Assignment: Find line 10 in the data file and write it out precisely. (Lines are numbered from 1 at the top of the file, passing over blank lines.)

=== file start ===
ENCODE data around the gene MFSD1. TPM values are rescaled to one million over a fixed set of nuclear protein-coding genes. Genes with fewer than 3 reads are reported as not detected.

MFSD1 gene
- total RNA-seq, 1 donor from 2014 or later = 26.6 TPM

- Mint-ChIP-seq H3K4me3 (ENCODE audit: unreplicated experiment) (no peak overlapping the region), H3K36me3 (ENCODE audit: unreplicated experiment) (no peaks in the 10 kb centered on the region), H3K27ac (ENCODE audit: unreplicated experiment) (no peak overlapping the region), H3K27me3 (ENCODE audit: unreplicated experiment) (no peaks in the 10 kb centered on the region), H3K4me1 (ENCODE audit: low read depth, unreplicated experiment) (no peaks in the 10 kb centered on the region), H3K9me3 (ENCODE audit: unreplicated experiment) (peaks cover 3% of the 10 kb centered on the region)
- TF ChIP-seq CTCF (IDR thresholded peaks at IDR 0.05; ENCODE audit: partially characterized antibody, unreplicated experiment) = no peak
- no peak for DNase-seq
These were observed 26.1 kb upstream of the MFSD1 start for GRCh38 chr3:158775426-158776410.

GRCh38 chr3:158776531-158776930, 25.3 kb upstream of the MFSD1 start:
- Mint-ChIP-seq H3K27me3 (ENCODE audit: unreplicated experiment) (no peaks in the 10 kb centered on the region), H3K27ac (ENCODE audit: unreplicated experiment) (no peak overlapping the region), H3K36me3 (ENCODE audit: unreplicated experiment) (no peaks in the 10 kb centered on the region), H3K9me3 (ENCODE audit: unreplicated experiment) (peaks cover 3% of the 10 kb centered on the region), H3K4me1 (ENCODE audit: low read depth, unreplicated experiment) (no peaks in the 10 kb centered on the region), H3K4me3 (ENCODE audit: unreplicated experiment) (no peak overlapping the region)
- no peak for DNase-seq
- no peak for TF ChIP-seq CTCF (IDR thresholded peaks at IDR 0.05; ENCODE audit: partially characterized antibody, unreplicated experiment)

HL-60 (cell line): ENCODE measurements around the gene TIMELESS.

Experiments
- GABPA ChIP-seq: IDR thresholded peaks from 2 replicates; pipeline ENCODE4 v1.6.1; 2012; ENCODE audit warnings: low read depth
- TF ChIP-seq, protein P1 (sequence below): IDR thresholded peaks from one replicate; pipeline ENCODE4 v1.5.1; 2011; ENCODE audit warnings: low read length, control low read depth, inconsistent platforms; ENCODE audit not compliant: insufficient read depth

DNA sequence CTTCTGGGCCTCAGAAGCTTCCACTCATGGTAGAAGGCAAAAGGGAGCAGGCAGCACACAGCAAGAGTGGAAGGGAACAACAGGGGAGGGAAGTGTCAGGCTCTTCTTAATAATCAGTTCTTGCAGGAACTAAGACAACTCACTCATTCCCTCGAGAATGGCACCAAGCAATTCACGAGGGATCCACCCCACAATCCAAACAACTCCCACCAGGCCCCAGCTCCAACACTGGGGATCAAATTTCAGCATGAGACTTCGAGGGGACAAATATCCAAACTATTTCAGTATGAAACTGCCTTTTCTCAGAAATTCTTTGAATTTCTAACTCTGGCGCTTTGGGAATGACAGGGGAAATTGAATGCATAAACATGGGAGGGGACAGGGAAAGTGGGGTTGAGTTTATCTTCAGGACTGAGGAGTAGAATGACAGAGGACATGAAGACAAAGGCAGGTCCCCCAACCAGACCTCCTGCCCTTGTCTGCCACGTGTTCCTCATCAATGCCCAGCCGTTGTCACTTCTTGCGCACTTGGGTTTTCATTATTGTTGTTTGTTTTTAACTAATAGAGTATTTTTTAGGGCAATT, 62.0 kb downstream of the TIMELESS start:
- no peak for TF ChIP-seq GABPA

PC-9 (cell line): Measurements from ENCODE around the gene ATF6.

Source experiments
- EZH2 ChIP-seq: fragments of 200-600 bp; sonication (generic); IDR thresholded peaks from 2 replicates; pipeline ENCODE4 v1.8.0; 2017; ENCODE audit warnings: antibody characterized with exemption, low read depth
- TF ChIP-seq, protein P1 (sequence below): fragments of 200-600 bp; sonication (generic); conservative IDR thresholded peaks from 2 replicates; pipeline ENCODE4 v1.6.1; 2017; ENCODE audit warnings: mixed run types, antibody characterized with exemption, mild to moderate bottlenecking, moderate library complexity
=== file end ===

- no peak for DNase-seq